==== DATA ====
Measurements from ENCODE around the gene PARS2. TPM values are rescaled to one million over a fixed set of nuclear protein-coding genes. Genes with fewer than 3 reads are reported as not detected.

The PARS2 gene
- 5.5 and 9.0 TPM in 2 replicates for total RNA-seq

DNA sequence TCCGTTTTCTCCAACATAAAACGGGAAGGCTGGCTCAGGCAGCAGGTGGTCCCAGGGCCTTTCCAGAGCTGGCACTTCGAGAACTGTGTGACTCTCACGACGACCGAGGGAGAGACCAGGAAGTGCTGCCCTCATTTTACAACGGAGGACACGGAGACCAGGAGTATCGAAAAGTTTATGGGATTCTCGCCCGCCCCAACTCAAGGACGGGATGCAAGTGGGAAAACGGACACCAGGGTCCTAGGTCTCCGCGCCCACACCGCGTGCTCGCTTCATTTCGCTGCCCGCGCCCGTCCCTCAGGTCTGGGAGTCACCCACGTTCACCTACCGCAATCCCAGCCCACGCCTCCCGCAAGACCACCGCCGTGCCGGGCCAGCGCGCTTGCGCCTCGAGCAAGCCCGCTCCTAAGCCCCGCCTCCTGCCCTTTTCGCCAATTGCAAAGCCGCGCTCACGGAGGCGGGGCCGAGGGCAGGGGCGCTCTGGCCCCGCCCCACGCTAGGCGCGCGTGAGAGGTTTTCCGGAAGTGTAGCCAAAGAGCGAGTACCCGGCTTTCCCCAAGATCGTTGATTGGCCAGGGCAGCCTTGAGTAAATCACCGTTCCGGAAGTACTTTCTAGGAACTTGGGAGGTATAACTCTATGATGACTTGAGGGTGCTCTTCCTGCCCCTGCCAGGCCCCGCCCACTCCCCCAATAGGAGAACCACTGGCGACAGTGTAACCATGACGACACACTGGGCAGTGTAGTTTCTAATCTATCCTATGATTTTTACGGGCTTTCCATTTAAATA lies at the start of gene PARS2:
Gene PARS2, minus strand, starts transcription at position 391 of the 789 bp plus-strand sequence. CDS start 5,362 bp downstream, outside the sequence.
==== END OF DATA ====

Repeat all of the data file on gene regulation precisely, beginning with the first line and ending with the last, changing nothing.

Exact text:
Measurements from ENCODE around the gene PARS2. TPM values are rescaled to one million over a fixed set of nuclear protein-coding genes. Genes with fewer than 3 reads are reported as not detected.

The PARS2 gene
- 5.5 and 9.0 TPM in 2 replicates for total RNA-seq

DNA sequence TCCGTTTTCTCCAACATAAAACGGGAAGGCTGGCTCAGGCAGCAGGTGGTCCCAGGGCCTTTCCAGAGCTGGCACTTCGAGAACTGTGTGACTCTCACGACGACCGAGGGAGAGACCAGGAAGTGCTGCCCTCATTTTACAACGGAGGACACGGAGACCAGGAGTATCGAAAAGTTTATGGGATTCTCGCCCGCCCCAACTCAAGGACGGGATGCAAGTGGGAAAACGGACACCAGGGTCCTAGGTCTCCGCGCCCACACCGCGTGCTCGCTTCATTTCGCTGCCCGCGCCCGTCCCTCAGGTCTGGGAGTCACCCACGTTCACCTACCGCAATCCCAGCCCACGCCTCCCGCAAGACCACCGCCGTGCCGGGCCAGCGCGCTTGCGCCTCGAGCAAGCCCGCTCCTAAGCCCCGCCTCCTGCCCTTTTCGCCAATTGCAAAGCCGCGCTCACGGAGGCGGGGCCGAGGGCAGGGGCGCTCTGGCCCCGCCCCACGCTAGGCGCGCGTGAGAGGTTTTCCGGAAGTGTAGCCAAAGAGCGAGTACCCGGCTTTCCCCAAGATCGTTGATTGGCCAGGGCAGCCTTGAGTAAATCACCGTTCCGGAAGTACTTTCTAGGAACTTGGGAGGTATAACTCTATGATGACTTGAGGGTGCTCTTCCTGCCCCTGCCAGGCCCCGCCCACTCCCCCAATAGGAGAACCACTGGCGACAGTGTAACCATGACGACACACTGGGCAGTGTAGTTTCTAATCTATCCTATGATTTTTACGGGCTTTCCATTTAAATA lies at the start of gene PARS2:
Gene PARS2, minus strand, starts transcription at position 391 of the 789 bp plus-strand sequence. CDS start 5,362 bp downstream, outside the sequence.